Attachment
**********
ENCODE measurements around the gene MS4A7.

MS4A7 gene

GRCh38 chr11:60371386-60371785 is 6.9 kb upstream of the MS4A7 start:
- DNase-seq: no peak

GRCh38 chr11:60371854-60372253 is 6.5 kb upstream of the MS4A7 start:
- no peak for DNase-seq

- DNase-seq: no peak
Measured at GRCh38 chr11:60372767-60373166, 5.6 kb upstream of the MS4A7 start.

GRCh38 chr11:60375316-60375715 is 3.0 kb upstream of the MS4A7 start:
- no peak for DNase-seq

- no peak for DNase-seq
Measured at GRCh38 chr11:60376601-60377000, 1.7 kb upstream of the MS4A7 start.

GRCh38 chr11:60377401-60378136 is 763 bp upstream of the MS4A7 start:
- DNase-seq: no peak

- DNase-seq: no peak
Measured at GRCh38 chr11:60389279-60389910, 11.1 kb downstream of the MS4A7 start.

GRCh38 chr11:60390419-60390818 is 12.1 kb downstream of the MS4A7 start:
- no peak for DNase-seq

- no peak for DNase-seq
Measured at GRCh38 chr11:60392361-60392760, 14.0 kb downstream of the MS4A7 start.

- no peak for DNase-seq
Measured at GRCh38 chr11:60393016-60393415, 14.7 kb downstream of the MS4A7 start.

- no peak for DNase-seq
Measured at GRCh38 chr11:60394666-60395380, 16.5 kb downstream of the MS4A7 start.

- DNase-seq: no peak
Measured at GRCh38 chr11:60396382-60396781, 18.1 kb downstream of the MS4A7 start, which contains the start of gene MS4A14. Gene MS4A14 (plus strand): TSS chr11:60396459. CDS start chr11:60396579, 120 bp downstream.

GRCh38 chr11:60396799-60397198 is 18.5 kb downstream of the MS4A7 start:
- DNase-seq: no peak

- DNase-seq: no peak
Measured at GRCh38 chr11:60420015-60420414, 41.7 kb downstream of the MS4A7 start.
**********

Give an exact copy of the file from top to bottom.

ENCODE measurements around the gene MS4A7.

MS4A7 gene

GRCh38 chr11:60371386-60371785 is 6.9 kb upstream of the MS4A7 start:
- DNase-seq: no peak

GRCh38 chr11:60371854-60372253 is 6.5 kb upstream of the MS4A7 start:
- no peak for DNase-seq

- DNase-seq: no peak
Measured at GRCh38 chr11:60372767-60373166, 5.6 kb upstream of the MS4A7 start.

GRCh38 chr11:60375316-60375715 is 3.0 kb upstream of the MS4A7 start:
- no peak for DNase-seq

- no peak for DNase-seq
Measured at GRCh38 chr11:60376601-60377000, 1.7 kb upstream of the MS4A7 start.

GRCh38 chr11:60377401-60378136 is 763 bp upstream of the MS4A7 start:
- DNase-seq: no peak

- DNase-seq: no peak
Measured at GRCh38 chr11:60389279-60389910, 11.1 kb downstream of the MS4A7 start.

GRCh38 chr11:60390419-60390818 is 12.1 kb downstream of the MS4A7 start:
- no peak for DNase-seq

- no peak for DNase-seq
Measured at GRCh38 chr11:60392361-60392760, 14.0 kb downstream of the MS4A7 start.

- no peak for DNase-seq
Measured at GRCh38 chr11:60393016-60393415, 14.7 kb downstream of the MS4A7 start.

- no peak for DNase-seq
Measured at GRCh38 chr11:60394666-60395380, 16.5 kb downstream of the MS4A7 start.

- DNase-seq: no peak
Measured at GRCh38 chr11:60396382-60396781, 18.1 kb downstream of the MS4A7 start, which contains the start of gene MS4A14. Gene MS4A14 (plus strand): TSS chr11:60396459. CDS start chr11:60396579, 120 bp downstream.

GRCh38 chr11:60396799-60397198 is 18.5 kb downstream of the MS4A7 start:
- DNase-seq: no peak

- DNase-seq: no peak
Measured at GRCh38 chr11:60420015-60420414, 41.7 kb downstream of the MS4A7 start.